Tuesday, August 14, 2012

Opportunity’s “Eye of the Needle”

Discovering an emerging need and filling it is a bit like threading a needle. If we assume we will get it on the first try we are setting ourselves up for disappointment.

The persistence of this “first try” expectation is as striking as it is common and chronic, particularly among companies with established revenue streams. Perhaps it is because some of our companies have become so successful for so long that we have lost our institutional memory of those earlier entrepreneurial times. Perhaps our very focus on competitively differentiating our product offerings blinds us, at least in part, to subtle shifts in the needs, values and behavior of our end-users.  Many have succumbed to the seduction of the competition, beating a rival, but have lost touch with the very needs of the people we seek to serve.

Some principles for addressing this “first try” expectation can be found in Stefan H. Thomke’s book, Experimentation Matters (HBS Press, 2003).  Thomke suggests both how important and how difficult it has become for companies to get out from under the tyranny of their own success.  “True experimentation is all too rare in successful companies.” So-called “productive failures” – those that produce significant technical and end-user insights – become increasingly rare in organizational cultures of success. The central message from Experimentation Matters – a manifesto for learning from early experimentation (and exploration) efforts – is simply “fail,” first, fast, frequently and in the field (our paraphrase).

Beyond Thomke’s principles for experimentation and exploration, however, are at least two other principles for threading the needle of discovering emerging needs upon which to base future growth.  Both of these principles, and their associated practices, aim to discover needs that are robust and resilient enough in the first place to sufficiently motivate further experimentation and the patience to withstand the inevitable resistance.

One is to actually slow time down.  What may be right under our noses can be more easily revealed when we watch the routines of people in which we have an interest, in slow motion.  Several years ago in an engagement with a client in the facial tissue business, we experimented with consumers, one-on-one, asking them to describe in slow motion what they were doing and experiencing when they reached for a facial tissue.  Though it was awkward for people to do so – asking them to slow something down that is so routine, unconscious and automatic – the results were profound.  It actually led to the discovery of proprietary (at the time) insights that, in turn, lead to a whole new and more dynamic test and measurement framework from which several new successful products emerged.  Ezra Pound put it succinctly years ago, “Glance is the enemy of vision.”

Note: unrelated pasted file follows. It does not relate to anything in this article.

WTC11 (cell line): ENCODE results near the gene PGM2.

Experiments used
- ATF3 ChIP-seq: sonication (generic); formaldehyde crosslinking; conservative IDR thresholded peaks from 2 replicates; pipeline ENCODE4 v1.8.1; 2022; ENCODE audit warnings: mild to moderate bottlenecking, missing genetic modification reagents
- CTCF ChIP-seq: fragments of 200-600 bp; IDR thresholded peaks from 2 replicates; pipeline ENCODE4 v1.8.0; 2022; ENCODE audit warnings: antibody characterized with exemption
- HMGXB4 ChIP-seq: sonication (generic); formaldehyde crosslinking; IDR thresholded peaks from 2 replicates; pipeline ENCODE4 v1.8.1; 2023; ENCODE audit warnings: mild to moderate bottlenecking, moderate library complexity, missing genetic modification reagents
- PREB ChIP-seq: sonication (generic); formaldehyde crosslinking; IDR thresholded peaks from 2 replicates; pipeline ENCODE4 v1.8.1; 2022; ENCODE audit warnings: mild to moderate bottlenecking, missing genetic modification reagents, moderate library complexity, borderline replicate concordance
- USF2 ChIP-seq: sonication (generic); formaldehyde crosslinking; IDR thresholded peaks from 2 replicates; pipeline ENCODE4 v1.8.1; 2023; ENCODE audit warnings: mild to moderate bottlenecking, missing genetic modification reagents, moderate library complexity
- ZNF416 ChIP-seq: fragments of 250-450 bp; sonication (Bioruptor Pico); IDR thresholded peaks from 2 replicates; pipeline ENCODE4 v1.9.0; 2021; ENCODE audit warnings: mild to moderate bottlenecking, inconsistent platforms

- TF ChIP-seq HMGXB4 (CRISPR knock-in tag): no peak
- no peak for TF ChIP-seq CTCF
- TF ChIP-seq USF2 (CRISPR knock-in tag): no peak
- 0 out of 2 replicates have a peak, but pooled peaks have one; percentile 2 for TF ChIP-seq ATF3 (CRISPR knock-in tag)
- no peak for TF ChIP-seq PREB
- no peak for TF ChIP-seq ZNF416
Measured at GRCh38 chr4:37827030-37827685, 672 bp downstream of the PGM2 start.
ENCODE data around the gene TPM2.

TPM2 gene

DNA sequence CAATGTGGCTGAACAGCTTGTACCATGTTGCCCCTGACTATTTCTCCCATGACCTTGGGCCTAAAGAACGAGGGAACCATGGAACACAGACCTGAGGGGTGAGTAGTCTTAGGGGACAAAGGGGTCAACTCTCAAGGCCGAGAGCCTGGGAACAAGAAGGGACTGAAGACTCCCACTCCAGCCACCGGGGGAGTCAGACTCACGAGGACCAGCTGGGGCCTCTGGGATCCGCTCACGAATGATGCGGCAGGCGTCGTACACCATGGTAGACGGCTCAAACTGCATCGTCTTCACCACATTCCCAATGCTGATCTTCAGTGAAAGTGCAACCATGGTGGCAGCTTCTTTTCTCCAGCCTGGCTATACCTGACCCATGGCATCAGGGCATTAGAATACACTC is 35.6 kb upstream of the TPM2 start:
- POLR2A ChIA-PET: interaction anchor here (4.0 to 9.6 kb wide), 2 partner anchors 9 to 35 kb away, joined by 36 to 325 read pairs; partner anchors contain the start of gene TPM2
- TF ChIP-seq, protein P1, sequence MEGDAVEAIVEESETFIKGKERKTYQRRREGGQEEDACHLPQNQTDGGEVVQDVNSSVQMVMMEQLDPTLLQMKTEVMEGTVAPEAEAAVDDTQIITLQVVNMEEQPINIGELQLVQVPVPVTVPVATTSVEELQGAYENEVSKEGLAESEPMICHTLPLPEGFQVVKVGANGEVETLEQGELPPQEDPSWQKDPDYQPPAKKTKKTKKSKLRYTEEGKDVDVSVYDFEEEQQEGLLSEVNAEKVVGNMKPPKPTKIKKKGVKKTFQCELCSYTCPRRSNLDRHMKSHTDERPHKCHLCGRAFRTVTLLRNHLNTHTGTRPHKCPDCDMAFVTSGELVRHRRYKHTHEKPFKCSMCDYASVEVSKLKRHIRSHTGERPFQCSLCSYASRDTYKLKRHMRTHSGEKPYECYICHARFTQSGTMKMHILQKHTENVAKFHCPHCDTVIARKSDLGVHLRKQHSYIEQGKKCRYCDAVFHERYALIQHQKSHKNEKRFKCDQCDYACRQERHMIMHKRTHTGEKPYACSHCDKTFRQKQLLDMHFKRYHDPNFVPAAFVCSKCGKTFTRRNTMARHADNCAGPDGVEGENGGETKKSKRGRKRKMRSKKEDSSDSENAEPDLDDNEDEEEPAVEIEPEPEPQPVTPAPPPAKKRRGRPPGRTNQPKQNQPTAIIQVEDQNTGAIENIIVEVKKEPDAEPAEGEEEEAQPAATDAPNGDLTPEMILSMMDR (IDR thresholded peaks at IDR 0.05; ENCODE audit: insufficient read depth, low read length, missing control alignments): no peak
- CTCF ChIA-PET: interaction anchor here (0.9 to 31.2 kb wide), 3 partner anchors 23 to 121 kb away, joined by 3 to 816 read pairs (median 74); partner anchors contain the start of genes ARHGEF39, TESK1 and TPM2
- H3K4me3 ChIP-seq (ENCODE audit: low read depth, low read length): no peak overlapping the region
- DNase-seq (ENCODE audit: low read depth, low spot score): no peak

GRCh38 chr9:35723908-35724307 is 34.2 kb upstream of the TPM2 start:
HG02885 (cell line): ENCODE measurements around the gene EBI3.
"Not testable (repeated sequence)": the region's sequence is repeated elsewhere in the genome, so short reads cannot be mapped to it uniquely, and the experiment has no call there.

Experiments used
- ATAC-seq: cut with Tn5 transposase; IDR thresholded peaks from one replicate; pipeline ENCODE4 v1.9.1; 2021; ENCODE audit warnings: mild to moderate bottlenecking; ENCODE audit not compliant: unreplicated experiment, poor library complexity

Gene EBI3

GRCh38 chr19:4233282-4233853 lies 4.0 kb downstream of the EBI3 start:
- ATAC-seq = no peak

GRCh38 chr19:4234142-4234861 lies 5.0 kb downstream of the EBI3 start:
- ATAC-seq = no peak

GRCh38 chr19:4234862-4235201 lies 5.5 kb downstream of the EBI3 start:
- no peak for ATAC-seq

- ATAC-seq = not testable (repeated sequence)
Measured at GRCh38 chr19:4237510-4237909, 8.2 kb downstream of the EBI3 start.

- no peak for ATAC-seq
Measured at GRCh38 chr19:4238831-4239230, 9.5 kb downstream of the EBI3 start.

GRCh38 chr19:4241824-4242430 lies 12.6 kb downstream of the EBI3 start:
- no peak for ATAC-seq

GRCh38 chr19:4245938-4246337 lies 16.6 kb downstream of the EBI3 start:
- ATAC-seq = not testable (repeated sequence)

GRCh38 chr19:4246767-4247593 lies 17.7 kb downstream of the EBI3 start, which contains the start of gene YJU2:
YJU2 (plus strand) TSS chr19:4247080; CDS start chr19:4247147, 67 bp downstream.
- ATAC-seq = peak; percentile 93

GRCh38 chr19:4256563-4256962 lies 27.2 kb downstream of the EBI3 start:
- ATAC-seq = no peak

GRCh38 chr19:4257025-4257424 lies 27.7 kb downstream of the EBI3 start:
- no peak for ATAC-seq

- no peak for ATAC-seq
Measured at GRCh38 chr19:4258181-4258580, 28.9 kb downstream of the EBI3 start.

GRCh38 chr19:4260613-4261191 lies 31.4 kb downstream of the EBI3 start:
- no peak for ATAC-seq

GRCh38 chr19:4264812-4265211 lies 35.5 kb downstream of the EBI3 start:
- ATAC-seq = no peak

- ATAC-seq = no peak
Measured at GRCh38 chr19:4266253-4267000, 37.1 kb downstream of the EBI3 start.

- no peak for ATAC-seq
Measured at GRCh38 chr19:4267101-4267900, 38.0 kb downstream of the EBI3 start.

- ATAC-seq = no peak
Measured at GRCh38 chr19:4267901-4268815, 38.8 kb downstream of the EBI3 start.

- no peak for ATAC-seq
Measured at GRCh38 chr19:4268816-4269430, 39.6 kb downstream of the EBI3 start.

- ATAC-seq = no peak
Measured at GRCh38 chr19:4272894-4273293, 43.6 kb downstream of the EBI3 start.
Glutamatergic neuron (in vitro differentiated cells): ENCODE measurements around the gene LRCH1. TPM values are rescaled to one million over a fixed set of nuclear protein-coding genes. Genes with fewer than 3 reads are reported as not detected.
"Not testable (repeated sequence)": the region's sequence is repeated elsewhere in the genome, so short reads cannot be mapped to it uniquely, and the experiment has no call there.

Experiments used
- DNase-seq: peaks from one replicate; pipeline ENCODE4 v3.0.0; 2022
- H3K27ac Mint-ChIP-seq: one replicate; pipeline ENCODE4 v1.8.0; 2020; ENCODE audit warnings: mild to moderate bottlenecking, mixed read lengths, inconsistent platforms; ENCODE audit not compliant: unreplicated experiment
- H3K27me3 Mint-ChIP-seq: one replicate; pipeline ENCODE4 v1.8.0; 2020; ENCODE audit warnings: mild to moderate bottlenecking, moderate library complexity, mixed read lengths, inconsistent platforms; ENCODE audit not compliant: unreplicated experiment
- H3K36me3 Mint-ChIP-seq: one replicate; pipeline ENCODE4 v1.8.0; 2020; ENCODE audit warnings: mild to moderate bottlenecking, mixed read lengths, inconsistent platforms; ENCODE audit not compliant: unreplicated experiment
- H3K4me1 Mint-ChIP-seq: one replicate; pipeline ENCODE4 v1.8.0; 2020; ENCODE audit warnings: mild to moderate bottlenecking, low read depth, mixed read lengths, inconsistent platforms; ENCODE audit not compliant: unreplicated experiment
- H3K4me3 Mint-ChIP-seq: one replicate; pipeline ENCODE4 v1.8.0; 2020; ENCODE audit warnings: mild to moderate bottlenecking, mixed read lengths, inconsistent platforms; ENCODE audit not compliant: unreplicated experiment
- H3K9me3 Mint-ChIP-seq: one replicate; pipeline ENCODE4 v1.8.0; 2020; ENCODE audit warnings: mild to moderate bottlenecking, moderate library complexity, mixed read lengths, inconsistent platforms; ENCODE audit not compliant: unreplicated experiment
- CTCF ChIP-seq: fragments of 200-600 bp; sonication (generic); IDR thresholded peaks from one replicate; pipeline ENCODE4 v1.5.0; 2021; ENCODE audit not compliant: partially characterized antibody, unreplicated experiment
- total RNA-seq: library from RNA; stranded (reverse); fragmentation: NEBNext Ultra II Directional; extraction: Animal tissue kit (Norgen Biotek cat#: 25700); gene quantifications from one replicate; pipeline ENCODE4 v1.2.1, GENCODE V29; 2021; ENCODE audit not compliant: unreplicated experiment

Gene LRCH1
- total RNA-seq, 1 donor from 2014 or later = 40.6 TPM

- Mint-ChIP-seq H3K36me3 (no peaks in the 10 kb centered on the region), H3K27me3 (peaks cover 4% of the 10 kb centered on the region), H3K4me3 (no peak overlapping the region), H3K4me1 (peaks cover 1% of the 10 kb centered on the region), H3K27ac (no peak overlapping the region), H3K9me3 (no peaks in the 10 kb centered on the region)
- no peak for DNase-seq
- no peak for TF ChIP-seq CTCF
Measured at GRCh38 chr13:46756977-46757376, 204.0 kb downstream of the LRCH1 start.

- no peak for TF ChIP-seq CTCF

Another principle is to change your point of view.  Landscape painters and photographers practice this principle when they try out different angles from which to view, capture or render the “truth” of what they are seeing.  Several years ago Eli Callaway had already committed to a state-of-the-art golf ball production facility, but needed a fresh reason for golfers to be interested in golf balls.  We knew that conducting traditional qualitative market research (e.g., focus groups) was unlikely to turn up anything new and different.  In our search for the right point of view, we went to a handful of non-celebrity (to avoid the “pose” factor) experts – a golf course architect, a veteran equipment salesman-turned-teaching professional, and a few others – and asked what we thought was a fairly innocent question – why do people keep playing the game?  Their reaction to our question – “All these years in the business and no one has ever asked me that question before” – suggested that we were on an interesting track.  We had simply changed our point of view from the conventional.

We were speaking with Dick Sperry of The Sperry Group, Inc., recently about how he “gets a vision.”  Unlike the typical image many of us have that the visions come up front and instantly, Dick described a much longer, more iterative process of observing end-users, trying something out with them, watching what happens, and trying again.  What struck me about what Dick said was that vision isn’t finished until well into the development process, even to the point where a customer nicknames the new tool.

Many of us – particularly those of us who are process-oriented – believe that first comes a discovery of a need and then comes the invention of a solution to that need.  However, actual experience suggests that the discovery of a need is more closely coupled with the invention of a solution.  We seldom, if ever, get it on the “first try.”  It requires empathy, imagination, patience and understanding.  Ironically, we can actually accelerate our time-to-market, if we just slow down early in the front-end exploration and change our point of view.

This article was originally published in Innovating Perspectives in September 2004. For this and other back issues of our newsletter, please visit our website at innovationsthatwork.com or call (415) 387-1270. 

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